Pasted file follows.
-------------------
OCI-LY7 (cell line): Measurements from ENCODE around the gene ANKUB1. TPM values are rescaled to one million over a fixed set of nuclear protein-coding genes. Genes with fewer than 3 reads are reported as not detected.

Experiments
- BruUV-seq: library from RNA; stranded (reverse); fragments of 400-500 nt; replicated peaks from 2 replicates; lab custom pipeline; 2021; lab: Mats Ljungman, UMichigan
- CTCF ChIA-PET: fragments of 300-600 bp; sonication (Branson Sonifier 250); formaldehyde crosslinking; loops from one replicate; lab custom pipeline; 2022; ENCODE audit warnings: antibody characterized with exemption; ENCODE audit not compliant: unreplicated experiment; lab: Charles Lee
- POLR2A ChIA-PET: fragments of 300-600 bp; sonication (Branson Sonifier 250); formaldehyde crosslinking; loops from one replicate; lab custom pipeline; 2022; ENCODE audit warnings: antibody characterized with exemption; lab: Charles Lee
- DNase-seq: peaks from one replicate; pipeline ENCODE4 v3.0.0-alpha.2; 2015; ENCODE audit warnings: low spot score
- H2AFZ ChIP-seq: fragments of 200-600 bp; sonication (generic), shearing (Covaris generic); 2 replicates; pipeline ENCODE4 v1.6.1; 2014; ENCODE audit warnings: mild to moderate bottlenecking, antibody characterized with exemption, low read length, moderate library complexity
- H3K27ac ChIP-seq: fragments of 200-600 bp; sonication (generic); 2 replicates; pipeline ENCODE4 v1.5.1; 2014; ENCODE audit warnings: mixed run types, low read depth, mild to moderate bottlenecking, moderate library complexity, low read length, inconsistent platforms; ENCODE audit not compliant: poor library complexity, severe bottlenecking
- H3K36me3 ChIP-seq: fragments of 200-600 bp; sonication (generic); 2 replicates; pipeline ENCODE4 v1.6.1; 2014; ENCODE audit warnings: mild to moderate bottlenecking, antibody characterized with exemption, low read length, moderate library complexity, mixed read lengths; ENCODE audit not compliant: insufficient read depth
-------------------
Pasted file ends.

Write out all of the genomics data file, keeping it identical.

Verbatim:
OCI-LY7 (cell line): Measurements from ENCODE around the gene ANKUB1. TPM values are rescaled to one million over a fixed set of nuclear protein-coding genes. Genes with fewer than 3 reads are reported as not detected.

Experiments
- BruUV-seq: library from RNA; stranded (reverse); fragments of 400-500 nt; replicated peaks from 2 replicates; lab custom pipeline; 2021; lab: Mats Ljungman, UMichigan
- CTCF ChIA-PET: fragments of 300-600 bp; sonication (Branson Sonifier 250); formaldehyde crosslinking; loops from one replicate; lab custom pipeline; 2022; ENCODE audit warnings: antibody characterized with exemption; ENCODE audit not compliant: unreplicated experiment; lab: Charles Lee
- POLR2A ChIA-PET: fragments of 300-600 bp; sonication (Branson Sonifier 250); formaldehyde crosslinking; loops from one replicate; lab custom pipeline; 2022; ENCODE audit warnings: antibody characterized with exemption; lab: Charles Lee
- DNase-seq: peaks from one replicate; pipeline ENCODE4 v3.0.0-alpha.2; 2015; ENCODE audit warnings: low spot score
- H2AFZ ChIP-seq: fragments of 200-600 bp; sonication (generic), shearing (Covaris generic); 2 replicates; pipeline ENCODE4 v1.6.1; 2014; ENCODE audit warnings: mild to moderate bottlenecking, antibody characterized with exemption, low read length, moderate library complexity
- H3K27ac ChIP-seq: fragments of 200-600 bp; sonication (generic); 2 replicates; pipeline ENCODE4 v1.5.1; 2014; ENCODE audit warnings: mixed run types, low read depth, mild to moderate bottlenecking, moderate library complexity, low read length, inconsistent platforms; ENCODE audit not compliant: poor library complexity, severe bottlenecking
- H3K36me3 ChIP-seq: fragments of 200-600 bp; sonication (generic); 2 replicates; pipeline ENCODE4 v1.6.1; 2014; ENCODE audit warnings: mild to moderate bottlenecking, antibody characterized with exemption, low read length, moderate library complexity, mixed read lengths; ENCODE audit not compliant: insufficient read depth